Submitted. Metro Vancouver unveiled potential sites for a garbage incinerator to be constructed inside their airshed which is shared with the Fraser Valley. The FVRD unequivocally opposes Metro Vancouver’s proposal. The FVRD’s primary concern is that Metro Vancouver’s proposed incinerator will significantly degrade air quality for human health¹, agriculture, environment and livability in both regions but particularly for the nearly 300,000 B.C. residents who live in the mountainous Fraser Valley, which is shaped like a funnel. So as the valley narrows from the west to east, air movement and pollutant dispersion is restricted. Due to coastal wind patterns, pollutants originating in the west and south are often pushed to the upper parts of the valley where they become trapped by the wall of mountains.
Those geographical and meteorological challenges further enable the transportation of pollutants into the valley, of which, 57 percent come from Metro Vancouver, 29 percent from Whatcom County and 14 percent from within. Along with being B.C.’s breadbasket, that sees the Fraser Valley produce 49 percent of the province’s food including dairy, corn, greenhouse vegetables, poultry and berries, the valley is also perfectly situated to tap into B.C.’s growing nature-based tourism sector².
“In spite of our attempts at imploring Metro Vancouver politicians for meaningful consultation, our fears have come to fruition—they have chosen the most antiquated and ineffective method to eliminate their regions’ garbage that will cost their tax payers an estimated $500 million, will increase air pollution and will negatively affect the health of citizens in both regions,” Sharon Gaetz, Chair, Fraser Valley Regional District, said.
Gaetz, added, “It is unfortunate it has come to this but as we move forward, FVRD will pursue all options available to us, including but not limited to, a legal challenge to prohibit the construction of another incinerator in order to ensure protection of residents, future generations and nearly half of the province’s food source, grown in the green Fraser Valley.”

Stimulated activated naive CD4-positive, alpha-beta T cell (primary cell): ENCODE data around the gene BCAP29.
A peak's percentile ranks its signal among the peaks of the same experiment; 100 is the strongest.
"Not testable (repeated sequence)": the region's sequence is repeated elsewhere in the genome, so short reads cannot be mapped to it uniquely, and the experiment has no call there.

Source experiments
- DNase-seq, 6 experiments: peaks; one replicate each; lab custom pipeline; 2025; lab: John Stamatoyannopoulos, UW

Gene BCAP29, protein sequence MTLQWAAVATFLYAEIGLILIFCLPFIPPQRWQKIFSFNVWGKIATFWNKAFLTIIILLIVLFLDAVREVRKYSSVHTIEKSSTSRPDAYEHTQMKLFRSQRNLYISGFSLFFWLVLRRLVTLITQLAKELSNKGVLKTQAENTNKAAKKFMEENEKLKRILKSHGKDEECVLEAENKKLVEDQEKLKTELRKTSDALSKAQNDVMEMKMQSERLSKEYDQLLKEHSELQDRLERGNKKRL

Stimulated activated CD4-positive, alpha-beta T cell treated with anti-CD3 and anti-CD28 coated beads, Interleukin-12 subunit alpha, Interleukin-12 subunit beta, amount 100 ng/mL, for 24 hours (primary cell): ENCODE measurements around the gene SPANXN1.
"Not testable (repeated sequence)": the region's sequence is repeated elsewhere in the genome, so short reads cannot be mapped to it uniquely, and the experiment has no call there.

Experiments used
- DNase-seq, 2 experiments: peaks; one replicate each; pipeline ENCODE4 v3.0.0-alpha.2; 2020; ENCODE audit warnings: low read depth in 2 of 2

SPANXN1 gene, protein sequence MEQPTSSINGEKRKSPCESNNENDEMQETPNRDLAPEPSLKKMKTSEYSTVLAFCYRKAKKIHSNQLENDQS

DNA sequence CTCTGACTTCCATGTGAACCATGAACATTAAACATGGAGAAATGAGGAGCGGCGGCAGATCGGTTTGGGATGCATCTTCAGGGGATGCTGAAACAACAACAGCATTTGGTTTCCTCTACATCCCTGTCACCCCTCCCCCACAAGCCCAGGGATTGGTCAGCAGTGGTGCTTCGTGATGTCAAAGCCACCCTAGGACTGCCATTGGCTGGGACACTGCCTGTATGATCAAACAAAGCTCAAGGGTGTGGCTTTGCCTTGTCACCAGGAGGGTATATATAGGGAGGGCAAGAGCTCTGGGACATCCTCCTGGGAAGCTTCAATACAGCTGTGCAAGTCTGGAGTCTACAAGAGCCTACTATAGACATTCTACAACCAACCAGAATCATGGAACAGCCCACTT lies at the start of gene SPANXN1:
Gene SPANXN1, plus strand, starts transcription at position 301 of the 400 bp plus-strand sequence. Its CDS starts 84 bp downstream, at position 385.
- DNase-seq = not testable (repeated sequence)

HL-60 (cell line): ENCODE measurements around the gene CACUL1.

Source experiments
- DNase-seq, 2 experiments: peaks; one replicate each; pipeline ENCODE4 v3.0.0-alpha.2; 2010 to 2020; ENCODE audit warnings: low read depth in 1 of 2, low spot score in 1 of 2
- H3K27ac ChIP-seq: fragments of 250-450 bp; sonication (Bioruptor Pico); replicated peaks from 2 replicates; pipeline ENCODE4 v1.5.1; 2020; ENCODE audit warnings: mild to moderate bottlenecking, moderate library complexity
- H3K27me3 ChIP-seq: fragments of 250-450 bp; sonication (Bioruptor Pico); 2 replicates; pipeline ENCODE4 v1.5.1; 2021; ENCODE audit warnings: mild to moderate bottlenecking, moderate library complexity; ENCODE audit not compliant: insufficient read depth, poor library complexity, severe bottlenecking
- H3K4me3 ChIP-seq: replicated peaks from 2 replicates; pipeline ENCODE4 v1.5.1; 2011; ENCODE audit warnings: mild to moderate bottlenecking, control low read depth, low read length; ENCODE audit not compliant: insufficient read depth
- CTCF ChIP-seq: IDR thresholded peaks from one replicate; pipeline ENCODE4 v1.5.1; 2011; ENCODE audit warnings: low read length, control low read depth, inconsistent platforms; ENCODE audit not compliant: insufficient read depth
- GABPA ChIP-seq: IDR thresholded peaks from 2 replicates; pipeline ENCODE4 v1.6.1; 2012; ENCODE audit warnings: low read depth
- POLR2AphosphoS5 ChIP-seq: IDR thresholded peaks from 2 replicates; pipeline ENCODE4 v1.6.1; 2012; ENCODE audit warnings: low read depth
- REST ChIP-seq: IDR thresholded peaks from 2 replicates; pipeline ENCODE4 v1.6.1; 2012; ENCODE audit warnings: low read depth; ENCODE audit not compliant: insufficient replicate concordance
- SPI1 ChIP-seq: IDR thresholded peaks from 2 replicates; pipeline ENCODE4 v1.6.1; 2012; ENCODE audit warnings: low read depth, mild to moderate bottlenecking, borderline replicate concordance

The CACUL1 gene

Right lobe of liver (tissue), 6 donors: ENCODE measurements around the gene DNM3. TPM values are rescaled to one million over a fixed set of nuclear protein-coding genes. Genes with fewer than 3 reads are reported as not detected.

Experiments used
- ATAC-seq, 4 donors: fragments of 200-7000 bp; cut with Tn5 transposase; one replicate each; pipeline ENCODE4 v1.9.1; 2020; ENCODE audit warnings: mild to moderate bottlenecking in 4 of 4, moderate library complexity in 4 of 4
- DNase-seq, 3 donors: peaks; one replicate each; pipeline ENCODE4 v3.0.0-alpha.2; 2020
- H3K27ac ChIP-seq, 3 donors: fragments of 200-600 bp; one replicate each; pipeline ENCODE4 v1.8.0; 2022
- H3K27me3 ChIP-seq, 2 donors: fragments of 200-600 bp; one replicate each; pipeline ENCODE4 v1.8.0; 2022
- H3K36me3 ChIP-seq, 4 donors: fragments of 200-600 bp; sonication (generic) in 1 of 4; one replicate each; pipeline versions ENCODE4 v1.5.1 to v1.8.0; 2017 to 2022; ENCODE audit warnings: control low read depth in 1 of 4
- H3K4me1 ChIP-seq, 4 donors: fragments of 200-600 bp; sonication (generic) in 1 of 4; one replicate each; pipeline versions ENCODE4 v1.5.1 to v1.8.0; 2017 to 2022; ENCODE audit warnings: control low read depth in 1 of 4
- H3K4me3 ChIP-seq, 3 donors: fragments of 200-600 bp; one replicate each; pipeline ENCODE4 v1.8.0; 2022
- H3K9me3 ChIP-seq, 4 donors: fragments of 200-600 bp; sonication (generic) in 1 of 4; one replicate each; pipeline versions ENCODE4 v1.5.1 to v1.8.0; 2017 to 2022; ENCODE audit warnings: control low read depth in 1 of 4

A new incinerator will generate 171,000 tonnes of carcinogenic ash a year—that is equivalent to 17,100 dump truck loads. Metro Vancouver’s tipping fees have increased 60 percent since 2006³. Multinational corporations profiting from incineration receive long-term contracts of up to 25-years. That means Metro Vancouver tax payers would need to feed incineration if there is not enough garbage to burn.
The estimated cost for an advanced materials recovery facility is $25 million. Such a facility would lead to job creation and is a global trend in acceptance by those countries turning away from incineration such as Denmark.
“On behalf of the FVRD Board we are elated at the City of Vancouver’s position against incineration and look forward to discussing true zero waste solutions with these good neighbors. The City of Vancouver’s position further supports their laudable aspiration to become the greenest city in the world by 2020,” Gaetz said.
Citizens in both regions now have to sit up and take action by contacting their Member of the Legislative Assembly. “Proclaim it loud and clear that burning garbage is not a twenty-first century solution,” Gaetz added.
Contact information for Members of the Legislative Assembly can be found at http://www.leg.bc.ca/mla/3-1-7.htm and for Metro Vancouver Board of Directors at http://www.metrovancouver.org/boards/BoardMembersPageDocs/Board_Directors_Contact_Information.pdf
²Data from Statistics Canada found that with a 17 percent growth rate, rural Metro-adjacent communities had the highest percent increase of tourism employment of all regions from 1996-2003. Beshiri, Roland, Tourism Employment in Rural Canada. Rural & Small Town Canada Analysis Bulletin (Statistics Canada) Vol. 5 No. 8, January 2005